The debt levels in Australia are already alarming.

Thanks to the property market, Australia is riding on 27 years of recession-free economic growth, a period which saw home values skyrocket. However, with tighter lending regulations and higher costs, will this remain unchanged? Bloomberg reports on the consequences of a perception that has been long ingrained in the minds of the citizens.

As early as the year 2000, politicians in the country introduced the “Australian Dream” enjoining Aussies to avail themselves of mortgages and invest in the property market – a sector that has always been seen as a money generator.

The government has held on to this belief and even distributed "checks" during the global financial crisis to aid buyers seeking deposits, driving economic growth higher.

Consequently, the phenomenon has reached the financial sector. "As the mining-investment bonanza to feed China’s demand for commodities started to splutter from 2012, the central bank rode to the rescue, cutting interest rates to record lows," Bloomberg said.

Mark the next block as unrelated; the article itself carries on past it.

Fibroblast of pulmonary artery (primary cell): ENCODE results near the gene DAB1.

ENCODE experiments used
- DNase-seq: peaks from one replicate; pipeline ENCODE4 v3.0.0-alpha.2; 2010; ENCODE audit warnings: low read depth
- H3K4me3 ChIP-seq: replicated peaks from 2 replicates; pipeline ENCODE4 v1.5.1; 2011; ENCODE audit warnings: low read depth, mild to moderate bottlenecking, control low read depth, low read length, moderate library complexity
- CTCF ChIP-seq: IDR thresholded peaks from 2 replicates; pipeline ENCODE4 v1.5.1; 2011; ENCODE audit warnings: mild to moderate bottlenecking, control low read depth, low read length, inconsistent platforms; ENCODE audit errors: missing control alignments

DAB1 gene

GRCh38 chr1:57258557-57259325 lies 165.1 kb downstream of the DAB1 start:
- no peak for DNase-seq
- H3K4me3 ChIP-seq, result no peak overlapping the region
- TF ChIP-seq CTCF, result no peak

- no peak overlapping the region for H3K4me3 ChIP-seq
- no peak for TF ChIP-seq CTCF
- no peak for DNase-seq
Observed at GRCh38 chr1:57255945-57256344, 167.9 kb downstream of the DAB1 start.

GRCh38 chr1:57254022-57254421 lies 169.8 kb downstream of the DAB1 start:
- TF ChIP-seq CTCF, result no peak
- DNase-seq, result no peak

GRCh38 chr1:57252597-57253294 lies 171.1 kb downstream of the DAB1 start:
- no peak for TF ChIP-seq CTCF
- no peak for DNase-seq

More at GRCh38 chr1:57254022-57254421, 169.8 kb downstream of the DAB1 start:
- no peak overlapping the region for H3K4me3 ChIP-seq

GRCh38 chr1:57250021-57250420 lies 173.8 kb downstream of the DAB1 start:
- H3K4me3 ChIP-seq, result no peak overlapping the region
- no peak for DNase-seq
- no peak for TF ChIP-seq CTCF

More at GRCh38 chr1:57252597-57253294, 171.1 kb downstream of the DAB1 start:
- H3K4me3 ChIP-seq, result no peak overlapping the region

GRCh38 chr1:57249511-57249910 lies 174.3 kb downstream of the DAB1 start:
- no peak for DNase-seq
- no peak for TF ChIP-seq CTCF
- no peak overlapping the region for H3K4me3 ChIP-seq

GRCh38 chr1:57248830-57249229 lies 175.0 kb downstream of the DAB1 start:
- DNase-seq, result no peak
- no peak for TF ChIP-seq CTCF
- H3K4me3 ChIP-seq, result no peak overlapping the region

Those who availed of mortgages during those times often took advantage of interest-only loans so they didn’t have to pay off any of the principal for the first five years. It was well received, especially in 2015 when 46% of all new mortgages belonged to this lending program.

But now it’s 2018 and it's closing in on time for borrowers to pay. An estimated $360 billion of interest-free loans are expected to be reverted into interest and principal payments through 2021.

There is some concern over whether consumers will be able to pay off these mortgages, given tighter financial conditions and an overall slowdown in income growth.

However, the Reserve Bank of Australia remains positive and said that, according to its research, “the damage from the loan rollovers should be minimal.”